Look at some [] benchmarks []. The new 5100 series Xeons with the Woodcrest core have been out since June, and a dual Woodcrests crush dual Opterons in almost every test. AMD's only hope at the moment is HyperTransport, with which they rule the market for 4-socket servers (Intel's old-fashioned FSB doesn't really scale to 4 sockets). But thanks to Core2 (Conroe and Woodcrest), Intel has taken over the 1-socket and 2-socket market. Prepare to see AMD's market share take a nosedive.

    I am generally an AMD fanboy, but my next system will use Intel chips. Now that Core2 is here, I am simply not interested in an antiquated AMD chip which can only complete an SSE2 operation once every two cycles. Until the K8L comes out, it's Intel Inside for me.
    • Is Intel really that good above 1 socket? I was led to believe that a 2-socket Woodcrest system has real bandwidth problems, because the inter-chip communication must go over the FSB. You're saying that the problems only set in at 4 sockets, but why not then also at 2 sockets?
      • Intel mitigates its lack of a modern bus by giving each 771 socket its own FSB to the northbridge (making the northbridge much more complicated as a side effect), upping the frequencey of that FSB to 1333 MHz, and implementing a very clever memory prefetch algorithm to hide resulting northbridge latency. Plus, of course, tons of cache to help limit the amount of data you need to send over the bus. As a result, a dual Woodcrest will still kick a dual Opteron's ass, although Woodcrest on HyperTransport would
        • Thanks for the info. Two further questions: how is cache coherency handled? And how will the pricing of a 2-socket Woodcrest system compare to that of a two-socket dual-core Opteron system?
          • how is cache coherency handled [in Woodcrest/Blackford]?

            Bus transactions that need to be seen by the other processor will be reflected onto the other FSB by the northbridge. So even though there are two FSBs, the effective bandwidth is not quite twice because of the broadcast traffic. (This is essentially the same scheme used by the PowerPC 970 and AMD K7, BTW.)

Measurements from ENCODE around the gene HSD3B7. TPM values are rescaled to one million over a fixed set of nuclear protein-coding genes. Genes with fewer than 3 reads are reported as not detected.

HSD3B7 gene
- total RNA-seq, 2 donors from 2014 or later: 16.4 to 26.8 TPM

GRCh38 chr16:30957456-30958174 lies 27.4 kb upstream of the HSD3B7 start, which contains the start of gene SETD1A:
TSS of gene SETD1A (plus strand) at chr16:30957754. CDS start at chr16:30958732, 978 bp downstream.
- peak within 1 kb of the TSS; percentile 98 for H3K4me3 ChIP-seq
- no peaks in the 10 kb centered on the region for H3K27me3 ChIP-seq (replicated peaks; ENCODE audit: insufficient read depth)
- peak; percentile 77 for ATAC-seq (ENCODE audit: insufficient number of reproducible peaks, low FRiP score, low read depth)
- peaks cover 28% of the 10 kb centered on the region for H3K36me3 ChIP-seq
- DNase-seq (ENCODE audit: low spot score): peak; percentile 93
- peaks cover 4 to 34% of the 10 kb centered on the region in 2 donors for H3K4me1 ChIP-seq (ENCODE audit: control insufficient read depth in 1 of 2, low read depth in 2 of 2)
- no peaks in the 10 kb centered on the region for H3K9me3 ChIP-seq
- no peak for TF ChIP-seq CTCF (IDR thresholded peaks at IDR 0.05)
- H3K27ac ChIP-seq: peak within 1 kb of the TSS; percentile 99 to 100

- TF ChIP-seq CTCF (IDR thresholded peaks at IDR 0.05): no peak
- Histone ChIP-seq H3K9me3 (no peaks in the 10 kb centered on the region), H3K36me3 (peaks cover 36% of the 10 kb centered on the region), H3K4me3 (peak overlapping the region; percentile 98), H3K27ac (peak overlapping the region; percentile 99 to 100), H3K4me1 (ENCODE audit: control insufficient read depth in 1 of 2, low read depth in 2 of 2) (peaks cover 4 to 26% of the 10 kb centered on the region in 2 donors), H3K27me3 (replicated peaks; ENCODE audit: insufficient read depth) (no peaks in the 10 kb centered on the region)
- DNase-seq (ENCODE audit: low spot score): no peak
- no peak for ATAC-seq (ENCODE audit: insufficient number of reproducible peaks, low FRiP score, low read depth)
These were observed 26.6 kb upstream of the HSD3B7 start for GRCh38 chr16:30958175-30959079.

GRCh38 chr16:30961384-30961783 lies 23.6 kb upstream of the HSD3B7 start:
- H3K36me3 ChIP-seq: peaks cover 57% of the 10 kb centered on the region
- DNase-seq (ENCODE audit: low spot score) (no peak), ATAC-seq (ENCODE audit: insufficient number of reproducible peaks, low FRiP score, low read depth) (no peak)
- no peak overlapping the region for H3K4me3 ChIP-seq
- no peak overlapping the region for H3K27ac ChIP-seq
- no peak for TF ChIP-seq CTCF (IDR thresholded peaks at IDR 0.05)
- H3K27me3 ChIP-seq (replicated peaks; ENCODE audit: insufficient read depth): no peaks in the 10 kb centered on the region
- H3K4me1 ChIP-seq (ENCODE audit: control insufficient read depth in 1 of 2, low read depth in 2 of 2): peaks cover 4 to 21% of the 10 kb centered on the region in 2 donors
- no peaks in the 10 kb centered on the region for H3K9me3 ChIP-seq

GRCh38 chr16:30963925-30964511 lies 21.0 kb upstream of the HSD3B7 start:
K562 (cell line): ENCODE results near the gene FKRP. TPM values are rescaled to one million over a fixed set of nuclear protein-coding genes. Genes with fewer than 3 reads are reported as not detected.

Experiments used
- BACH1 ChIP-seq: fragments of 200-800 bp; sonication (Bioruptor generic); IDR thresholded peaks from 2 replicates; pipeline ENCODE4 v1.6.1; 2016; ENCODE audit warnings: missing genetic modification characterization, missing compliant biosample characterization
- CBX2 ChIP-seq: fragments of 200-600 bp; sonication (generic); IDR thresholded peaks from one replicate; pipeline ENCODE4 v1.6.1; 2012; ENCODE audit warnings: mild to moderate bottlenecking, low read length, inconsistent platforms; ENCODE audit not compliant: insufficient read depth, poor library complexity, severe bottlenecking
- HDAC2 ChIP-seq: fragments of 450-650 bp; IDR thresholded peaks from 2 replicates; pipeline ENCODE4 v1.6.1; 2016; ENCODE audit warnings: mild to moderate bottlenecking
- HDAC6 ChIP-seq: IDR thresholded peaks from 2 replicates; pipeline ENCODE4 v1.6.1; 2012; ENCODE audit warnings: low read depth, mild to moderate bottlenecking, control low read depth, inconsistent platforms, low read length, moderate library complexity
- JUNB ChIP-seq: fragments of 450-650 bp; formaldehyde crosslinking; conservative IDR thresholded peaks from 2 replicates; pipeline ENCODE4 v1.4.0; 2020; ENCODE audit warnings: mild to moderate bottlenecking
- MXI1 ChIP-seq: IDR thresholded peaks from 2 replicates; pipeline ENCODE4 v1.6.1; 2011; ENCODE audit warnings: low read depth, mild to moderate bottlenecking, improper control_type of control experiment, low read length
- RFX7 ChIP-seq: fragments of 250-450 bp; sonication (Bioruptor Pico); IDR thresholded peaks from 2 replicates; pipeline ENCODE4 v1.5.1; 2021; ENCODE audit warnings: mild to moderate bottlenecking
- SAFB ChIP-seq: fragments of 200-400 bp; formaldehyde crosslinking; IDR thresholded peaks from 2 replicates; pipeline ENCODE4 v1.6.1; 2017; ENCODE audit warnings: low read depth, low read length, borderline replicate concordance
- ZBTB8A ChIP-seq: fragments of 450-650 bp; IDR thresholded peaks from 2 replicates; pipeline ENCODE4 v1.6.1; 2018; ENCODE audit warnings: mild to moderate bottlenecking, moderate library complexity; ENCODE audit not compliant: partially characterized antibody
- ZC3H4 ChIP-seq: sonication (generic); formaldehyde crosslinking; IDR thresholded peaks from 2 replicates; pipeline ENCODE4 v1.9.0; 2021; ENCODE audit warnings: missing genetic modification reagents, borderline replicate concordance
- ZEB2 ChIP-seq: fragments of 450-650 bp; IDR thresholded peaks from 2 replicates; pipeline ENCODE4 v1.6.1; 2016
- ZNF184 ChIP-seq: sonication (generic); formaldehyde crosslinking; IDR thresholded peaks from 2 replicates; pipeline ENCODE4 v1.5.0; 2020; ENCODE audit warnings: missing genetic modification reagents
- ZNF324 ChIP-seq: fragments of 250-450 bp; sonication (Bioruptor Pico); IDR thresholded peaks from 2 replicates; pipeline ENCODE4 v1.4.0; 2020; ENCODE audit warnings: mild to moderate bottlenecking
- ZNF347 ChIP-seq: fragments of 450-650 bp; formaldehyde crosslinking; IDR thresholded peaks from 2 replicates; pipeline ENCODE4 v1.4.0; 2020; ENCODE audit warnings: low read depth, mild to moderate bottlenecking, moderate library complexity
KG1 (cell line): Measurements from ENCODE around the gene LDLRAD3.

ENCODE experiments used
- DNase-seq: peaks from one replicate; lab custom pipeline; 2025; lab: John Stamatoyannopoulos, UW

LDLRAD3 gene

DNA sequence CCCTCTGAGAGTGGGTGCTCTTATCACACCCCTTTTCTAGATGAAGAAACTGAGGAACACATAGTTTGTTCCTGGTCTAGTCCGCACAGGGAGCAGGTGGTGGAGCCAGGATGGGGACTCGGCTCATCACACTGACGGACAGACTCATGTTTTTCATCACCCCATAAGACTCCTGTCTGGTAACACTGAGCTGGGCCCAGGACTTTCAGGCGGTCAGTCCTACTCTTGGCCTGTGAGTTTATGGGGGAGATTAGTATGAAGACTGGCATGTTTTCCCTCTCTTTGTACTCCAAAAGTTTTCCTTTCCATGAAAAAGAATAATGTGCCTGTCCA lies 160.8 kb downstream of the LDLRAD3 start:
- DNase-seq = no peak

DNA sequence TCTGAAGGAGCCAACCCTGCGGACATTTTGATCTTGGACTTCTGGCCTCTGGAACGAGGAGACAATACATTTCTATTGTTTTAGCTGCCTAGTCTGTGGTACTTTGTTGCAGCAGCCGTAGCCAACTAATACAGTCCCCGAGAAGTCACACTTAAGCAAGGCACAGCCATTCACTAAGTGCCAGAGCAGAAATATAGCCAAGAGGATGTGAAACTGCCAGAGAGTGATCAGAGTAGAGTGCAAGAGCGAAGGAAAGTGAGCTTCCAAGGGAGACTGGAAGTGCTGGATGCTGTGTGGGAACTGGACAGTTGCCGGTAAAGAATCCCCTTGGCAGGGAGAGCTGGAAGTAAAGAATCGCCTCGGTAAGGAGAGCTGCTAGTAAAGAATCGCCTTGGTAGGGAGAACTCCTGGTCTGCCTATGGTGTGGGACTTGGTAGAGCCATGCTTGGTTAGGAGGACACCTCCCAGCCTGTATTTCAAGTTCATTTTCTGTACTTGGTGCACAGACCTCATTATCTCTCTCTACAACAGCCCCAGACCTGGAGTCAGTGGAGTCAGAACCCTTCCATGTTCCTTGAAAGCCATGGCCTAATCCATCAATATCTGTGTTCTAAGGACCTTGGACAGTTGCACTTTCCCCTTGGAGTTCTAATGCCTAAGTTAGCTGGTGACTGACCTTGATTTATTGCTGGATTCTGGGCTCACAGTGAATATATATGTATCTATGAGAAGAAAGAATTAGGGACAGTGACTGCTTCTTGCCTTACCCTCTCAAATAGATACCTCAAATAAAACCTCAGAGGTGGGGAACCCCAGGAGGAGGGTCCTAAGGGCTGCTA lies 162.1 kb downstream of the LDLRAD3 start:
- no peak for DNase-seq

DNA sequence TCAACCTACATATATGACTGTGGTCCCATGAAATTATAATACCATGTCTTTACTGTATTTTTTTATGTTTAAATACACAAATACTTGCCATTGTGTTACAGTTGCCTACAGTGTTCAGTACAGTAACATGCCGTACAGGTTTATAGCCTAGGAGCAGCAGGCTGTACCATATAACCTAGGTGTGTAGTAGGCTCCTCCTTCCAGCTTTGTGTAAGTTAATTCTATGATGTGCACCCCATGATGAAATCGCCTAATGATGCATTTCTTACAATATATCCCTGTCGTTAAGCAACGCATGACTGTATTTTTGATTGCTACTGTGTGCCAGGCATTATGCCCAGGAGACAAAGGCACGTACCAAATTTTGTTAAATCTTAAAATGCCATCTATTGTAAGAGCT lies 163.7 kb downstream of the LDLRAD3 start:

And how will the pricing of a 2-socket Woodcrest system compare to that of a two-socket dual-core Opteron system?

            You can bet that Intel will make it
          • how is cache coherency handled? And how will the pricing of a 2-socket Woodcrest system compare to that of a two-socket dual-core Opteron system?

            Cache coherence between the cores on one Woodcrest chip is ensured automatically using some sort of internal intercore bus (in fact, the two cores actually share the same pool of L2 cache). However, for cache coherence between sockets, Woodcrest does have to pass a message down the FSB, to the northbridge, and up the second FSB to the other socket, which is no the

    • by kscguru ( 551278 ) on Thursday August 03, 2006 @01:39AM (#15837599)
      Crap benchmarks. Seriously, those reek to high heaven.
      • Comparing FB-DIMM to DDR. FB-DIMM has something like 4x the bandwidth, and isn't even available outside Intel OEM samples. AMD is moving to DDR2 real soon. Comparing pre-production Intel parts to half-year-old AMD parts isn't benchmarking. It's PR.
      • The benchmark list is mostly home-brewed. A hacked-together transaction processor (when there are industry standard ones out there for comparison - TPC numbers would be ideal), and RSA crypto optimized for the Intel processor.
      • Their SAMP benchmark and portgresSQL benchmark are worthless (they dropped to single-socket for them). The only common ones on the list are specInt and specFP - both single-processor benchmarks that don't show scalability.
      • The second link is a well-known example of Anand running a benchmark and discovering severe performance problems (i.e. mysql scales very poorly with more Opteron processors due to a mysql bug) - then still proclaiming Intel's huge victory.
      Woodcrest is faster in single processor configurations. Duh - it's a preproduction model compared to AMD's 3-year-old design. These benchmarks ultimately say NOTHING about multiprocessor configurations - I have yet to see any useful 2-socket benchmarks.
  • Spin Away.. (Score:3, Informative)

    by thesupraman ( 179040 ) on Wednesday August 02, 2006 @11:54PM (#15837222)
    Wow, AMD Really are spnning evrything they can get their hands on in the last few weeks - could it be that they are trying to divert attention away from something?
    Let me think.. what was AMDs last real news?? When is the next major milestone in their processor lineup?

    What goes around comes around.. Intel have been busy beavers for a while, relying on their rapidly aging netburst architecure, and hurting for it, while they got their next generation in order - perhaps AMD should have done a bit more work to have an answer ready... oh well.

    IBM of course will do anything to divert server attention away from Intel, due to the fact that they have their own large-systems architecture to support - Power, and Intels ia64 is a competitor, whereas AMD have nothing even close to that market - of course IBM want people to like AMD and avoid Intel...

    I think the correct technical term is 'Duh!'
  • DOOM AND GLOOM (Score:2, Insightful)